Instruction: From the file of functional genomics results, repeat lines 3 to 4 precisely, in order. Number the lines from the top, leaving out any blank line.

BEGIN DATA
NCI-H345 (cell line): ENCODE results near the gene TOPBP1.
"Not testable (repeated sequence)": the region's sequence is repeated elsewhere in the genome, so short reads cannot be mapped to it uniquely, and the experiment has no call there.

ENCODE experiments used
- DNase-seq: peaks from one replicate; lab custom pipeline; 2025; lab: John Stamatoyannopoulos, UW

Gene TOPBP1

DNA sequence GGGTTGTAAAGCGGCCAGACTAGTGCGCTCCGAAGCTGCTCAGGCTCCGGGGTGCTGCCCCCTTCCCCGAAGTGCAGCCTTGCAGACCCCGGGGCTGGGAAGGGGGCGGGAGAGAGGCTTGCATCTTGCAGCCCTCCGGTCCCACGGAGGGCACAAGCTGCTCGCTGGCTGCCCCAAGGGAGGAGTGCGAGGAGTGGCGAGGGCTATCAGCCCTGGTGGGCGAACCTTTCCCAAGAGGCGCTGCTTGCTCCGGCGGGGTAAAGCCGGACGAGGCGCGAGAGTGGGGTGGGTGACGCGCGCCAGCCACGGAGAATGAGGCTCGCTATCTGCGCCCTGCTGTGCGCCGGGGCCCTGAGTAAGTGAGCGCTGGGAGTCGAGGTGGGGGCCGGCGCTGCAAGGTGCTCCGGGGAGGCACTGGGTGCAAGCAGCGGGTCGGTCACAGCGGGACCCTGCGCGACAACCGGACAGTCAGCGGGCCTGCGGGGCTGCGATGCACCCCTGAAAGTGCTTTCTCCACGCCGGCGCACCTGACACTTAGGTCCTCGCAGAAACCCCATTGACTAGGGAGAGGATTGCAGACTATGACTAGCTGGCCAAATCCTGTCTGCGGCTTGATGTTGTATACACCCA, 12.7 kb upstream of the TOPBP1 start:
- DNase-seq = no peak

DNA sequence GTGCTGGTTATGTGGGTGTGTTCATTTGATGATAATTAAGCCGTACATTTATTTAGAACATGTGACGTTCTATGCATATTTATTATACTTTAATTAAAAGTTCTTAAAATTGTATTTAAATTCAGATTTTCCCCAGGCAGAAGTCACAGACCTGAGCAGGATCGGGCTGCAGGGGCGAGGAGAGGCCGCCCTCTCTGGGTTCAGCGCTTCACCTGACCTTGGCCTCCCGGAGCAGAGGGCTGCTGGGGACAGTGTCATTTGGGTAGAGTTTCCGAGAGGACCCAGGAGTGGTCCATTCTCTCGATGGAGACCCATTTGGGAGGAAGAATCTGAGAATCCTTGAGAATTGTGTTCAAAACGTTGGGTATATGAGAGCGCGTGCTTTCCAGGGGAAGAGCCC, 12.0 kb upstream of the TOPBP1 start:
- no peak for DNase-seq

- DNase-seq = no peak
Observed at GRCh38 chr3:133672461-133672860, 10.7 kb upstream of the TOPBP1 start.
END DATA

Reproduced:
ENCODE experiments used
- DNase-seq: peaks from one replicate; lab custom pipeline; 2025; lab: John Stamatoyannopoulos, UW